Mexico’s Next President Is the Country’s First Woman, First Jewish President—And a Feminist

Mexico just elected its first woman and first Jewish president: former Mexico City Governor Claudia Sheinbaum.

She bested her opponent, Xóchitl Gálvez, winning between 58.3 percent and 60.7 percent of the vote, according to the National Electoral Institute. Gálvez had between 26.6 percent and 28.6 percent.

Thanks to three decades of political innovation in Mexico, Sheinbaum, Gálvez and hundreds of other women received the chance to run for and serve in office.

A Violent Denial: Combating Silence Around Hamas’ Sexual Violence and Preventing Future War Crimes

Feminist lessons of war are traumatically and often fatally difficult to come by. In her 2023 book, Twelve Feminist Lessons of War, Cynthia Enloe offers a list that includes: “Women’s wars are not men’s wars,” “wounds are gendered” and “feminists organize while war is raging.” She declares that “feminist lessons are for everyone.”

Cochav Elkayam-Levy is still figuring out the feminist lessons to be learned from the Oct. 7 attack. As she has come to accept, this will be her life’s work.

(This article originally appears in the Summer 2024 issue of Ms. Join the Ms. community today and you’ll get issues delivered straight to your mailbox!)

The Politics of Defining Anti-Semitism

I am named after my great grandfather, Siegmund, who died in the Sachsenhausen concentration camp in 1942—so understanding and fighting anti-Semitism is close to my heart.

But the Antisemitism Awareness Act recently introduced in Congress will silence discussions in institutions of higher education where academic freedom should guarantee the right to open debate and dissent. Along with anti-critical race theory and “Don’t Say Gay” legislation, bills targeting anti-Semitism are part of a larger agenda to control what is taught in K-12 schools and universities, therefore redefining social justice concepts.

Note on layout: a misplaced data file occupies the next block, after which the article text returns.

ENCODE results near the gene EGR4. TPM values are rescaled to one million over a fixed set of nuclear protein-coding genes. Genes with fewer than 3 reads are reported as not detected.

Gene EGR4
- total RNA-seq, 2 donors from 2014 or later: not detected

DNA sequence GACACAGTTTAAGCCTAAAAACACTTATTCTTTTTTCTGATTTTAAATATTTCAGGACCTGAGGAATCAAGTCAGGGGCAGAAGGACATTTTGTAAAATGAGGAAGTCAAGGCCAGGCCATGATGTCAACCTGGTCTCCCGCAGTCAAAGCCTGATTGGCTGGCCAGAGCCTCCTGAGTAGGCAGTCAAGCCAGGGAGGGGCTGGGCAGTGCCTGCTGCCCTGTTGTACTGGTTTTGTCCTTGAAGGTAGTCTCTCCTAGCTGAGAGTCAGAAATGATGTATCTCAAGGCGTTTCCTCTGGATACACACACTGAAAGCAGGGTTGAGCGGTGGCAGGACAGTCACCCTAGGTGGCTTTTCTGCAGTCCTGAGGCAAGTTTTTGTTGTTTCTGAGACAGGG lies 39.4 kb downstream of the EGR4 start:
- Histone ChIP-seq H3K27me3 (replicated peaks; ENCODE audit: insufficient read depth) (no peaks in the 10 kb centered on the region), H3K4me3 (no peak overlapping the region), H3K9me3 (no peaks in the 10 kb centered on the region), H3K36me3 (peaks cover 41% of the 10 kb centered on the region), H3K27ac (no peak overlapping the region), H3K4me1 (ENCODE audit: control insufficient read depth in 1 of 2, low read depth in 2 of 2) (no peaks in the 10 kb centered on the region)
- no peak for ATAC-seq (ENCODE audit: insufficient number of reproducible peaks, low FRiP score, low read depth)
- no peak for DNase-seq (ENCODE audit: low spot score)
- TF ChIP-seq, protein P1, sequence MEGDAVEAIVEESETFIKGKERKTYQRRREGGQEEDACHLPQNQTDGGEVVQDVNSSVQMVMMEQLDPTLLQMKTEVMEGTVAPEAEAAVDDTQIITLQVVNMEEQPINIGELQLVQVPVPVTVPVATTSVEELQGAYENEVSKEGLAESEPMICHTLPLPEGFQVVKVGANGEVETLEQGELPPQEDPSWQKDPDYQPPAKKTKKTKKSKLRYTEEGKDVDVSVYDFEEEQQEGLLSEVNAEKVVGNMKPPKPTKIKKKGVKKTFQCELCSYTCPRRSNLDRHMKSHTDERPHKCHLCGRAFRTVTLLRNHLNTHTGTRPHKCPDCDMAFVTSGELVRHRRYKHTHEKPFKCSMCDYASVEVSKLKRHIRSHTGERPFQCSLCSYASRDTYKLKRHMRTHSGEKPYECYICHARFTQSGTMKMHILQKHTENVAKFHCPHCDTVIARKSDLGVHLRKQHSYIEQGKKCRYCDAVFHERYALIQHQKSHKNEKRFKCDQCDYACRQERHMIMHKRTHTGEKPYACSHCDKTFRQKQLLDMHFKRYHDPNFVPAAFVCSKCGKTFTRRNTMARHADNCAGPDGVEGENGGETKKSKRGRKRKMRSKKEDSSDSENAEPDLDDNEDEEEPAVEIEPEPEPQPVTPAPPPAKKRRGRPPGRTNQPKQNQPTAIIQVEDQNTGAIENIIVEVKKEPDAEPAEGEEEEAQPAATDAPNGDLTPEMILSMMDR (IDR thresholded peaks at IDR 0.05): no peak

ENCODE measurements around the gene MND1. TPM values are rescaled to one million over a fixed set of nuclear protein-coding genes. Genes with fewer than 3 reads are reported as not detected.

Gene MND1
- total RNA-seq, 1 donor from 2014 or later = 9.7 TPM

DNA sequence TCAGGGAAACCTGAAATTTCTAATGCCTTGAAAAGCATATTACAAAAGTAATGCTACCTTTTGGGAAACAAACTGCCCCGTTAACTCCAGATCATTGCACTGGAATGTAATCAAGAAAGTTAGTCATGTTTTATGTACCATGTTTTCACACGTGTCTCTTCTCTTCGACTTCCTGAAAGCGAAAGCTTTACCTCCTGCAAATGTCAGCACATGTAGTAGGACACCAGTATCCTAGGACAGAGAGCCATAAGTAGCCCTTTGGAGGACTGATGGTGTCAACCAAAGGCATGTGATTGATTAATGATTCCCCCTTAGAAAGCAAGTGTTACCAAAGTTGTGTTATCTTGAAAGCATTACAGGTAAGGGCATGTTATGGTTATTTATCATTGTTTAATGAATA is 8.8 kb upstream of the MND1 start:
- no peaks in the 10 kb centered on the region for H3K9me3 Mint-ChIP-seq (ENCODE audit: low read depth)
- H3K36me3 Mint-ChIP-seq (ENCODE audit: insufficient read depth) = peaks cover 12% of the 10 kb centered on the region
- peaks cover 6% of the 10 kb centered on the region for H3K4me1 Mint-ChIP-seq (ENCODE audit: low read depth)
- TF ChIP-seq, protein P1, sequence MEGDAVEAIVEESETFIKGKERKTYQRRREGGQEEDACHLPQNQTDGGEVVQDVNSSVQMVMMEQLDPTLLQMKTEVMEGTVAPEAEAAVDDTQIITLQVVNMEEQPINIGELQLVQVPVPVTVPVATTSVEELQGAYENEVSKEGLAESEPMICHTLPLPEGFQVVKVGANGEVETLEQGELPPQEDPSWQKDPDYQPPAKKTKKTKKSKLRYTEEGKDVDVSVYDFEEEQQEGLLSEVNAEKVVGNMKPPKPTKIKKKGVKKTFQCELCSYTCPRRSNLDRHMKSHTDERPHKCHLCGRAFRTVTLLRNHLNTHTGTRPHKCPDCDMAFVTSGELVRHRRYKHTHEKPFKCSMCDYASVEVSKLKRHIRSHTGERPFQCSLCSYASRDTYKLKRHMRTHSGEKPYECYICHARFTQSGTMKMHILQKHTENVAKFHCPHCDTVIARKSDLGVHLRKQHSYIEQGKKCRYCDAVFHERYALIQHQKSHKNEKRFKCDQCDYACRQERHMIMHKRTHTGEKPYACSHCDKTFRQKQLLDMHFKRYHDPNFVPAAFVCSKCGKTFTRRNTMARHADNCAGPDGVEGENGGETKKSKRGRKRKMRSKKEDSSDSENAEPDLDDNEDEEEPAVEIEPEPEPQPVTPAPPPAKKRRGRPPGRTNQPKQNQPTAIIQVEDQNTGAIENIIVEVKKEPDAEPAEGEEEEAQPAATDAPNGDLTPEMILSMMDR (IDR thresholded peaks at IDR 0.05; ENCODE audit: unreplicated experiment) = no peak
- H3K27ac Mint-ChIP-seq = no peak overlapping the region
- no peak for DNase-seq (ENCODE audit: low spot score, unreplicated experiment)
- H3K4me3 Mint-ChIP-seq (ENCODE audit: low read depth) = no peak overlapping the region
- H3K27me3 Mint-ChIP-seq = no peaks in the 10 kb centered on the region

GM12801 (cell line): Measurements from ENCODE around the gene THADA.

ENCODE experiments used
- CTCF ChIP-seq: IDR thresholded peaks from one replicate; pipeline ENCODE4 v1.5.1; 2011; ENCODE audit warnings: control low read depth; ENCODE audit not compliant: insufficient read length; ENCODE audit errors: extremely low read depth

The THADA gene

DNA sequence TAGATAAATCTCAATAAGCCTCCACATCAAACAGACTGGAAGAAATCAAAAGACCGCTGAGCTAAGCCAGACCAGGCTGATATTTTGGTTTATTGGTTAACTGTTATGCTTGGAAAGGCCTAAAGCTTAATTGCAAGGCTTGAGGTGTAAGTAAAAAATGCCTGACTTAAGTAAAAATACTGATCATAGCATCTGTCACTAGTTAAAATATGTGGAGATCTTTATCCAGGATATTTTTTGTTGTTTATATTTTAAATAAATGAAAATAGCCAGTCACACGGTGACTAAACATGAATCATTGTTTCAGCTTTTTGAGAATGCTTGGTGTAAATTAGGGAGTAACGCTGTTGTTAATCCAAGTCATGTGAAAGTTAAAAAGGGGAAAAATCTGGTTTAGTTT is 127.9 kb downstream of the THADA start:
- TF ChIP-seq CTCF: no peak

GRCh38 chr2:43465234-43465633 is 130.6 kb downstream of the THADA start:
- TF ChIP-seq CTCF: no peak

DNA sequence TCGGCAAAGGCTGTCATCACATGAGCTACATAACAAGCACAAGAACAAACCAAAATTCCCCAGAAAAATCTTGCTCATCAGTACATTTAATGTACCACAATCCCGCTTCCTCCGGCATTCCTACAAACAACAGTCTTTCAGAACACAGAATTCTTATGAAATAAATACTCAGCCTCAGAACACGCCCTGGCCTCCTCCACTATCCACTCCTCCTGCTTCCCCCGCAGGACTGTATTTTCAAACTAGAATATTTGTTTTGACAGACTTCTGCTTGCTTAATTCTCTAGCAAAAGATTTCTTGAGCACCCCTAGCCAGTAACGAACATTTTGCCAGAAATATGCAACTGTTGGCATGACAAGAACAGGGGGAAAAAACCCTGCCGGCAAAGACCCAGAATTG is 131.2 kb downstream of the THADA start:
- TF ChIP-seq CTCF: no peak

Rest in Power: Alice Shalvi, the Mother of Israeli Feminism

The late Alice Shalvi was an Orthodox mother of six, a remarkable intellectual—and a breaker of glass ceilings who advanced women’s equality in realms both secular and religious. Her two enduring passions: promoting justice for all women and a peaceful resolution of the Israeli-Palestinian conflict.

(This article originally appears in the Winter 2024 issue of Ms. Join the Ms. community today and you’ll get issues delivered straight to your mailbox!)

Claudine Gay’s Resignation at Harvard Proves Black Women’s Leadership Is Still Political

Much of the criticism of Harvard’s Claudine Gay wasn’t about legitimate concerns about academic integrity or campus antisemitism. It was about who is in power.

But who’s surprised, really, that things went this way for Gay? Against Black women specifically, the conservative agenda is clear: Minimize their excellence and exaggerate their mistakes. Their identities and leadership become weaponized and politicized. There is no room for error. 

‘The Way We Were’: Eve Merriam and the Hidden History of American Feminism

The Way We Were premiered in 1973. Today, audiences are still drawn to the film’s unlikely romance. In creating the character of Katie, screenwriter Arthur Laurents drew on memories of classmate Eva Moskovitz, who became the successful author Eve Merriam.

Given that the 50th anniversary of The Way We Were is also the anniversary of Ms. magazine and a high point in the women’s liberation movement, it is worth considering what it means that in 1973, a successful female author could be recast in an iconic and beloved film as a woman willing to give up her ambitions to get the hunky guy.